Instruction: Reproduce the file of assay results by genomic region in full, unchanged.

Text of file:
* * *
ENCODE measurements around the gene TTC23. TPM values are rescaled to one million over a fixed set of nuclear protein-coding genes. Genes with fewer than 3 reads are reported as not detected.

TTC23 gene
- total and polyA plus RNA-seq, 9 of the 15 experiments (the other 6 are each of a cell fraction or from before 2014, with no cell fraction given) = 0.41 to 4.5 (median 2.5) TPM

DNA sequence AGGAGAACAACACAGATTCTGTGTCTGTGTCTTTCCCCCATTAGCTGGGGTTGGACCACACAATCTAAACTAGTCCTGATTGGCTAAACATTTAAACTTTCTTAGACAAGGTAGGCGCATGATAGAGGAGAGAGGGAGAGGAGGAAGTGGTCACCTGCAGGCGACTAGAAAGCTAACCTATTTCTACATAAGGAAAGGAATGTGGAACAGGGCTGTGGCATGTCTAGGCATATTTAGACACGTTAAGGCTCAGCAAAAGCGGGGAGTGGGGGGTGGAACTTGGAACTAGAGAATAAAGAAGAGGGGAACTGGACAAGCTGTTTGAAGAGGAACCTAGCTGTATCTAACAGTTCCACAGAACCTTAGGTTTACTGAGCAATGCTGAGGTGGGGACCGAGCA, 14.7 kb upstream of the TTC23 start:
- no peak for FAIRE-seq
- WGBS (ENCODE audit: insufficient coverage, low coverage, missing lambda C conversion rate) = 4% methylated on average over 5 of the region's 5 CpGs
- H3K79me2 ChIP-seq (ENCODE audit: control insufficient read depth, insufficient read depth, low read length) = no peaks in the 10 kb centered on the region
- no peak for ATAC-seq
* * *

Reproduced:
ENCODE measurements around the gene TTC23. TPM values are rescaled to one million over a fixed set of nuclear protein-coding genes. Genes with fewer than 3 reads are reported as not detected.

TTC23 gene
- total and polyA plus RNA-seq, 9 of the 15 experiments (the other 6 are each of a cell fraction or from before 2014, with no cell fraction given) = 0.41 to 4.5 (median 2.5) TPM

DNA sequence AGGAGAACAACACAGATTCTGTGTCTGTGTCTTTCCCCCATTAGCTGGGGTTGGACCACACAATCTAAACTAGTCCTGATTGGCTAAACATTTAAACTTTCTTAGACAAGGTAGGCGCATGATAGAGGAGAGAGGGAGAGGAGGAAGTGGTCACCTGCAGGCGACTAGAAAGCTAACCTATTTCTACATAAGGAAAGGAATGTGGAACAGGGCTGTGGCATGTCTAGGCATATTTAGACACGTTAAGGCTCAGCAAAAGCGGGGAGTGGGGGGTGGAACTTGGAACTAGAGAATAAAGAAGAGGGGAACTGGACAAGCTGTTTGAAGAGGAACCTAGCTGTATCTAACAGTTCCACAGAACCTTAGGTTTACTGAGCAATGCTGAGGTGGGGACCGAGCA, 14.7 kb upstream of the TTC23 start:
- no peak for FAIRE-seq
- WGBS (ENCODE audit: insufficient coverage, low coverage, missing lambda C conversion rate) = 4% methylated on average over 5 of the region's 5 CpGs
- H3K79me2 ChIP-seq (ENCODE audit: control insufficient read depth, insufficient read depth, low read length) = no peaks in the 10 kb centered on the region
- no peak for ATAC-seq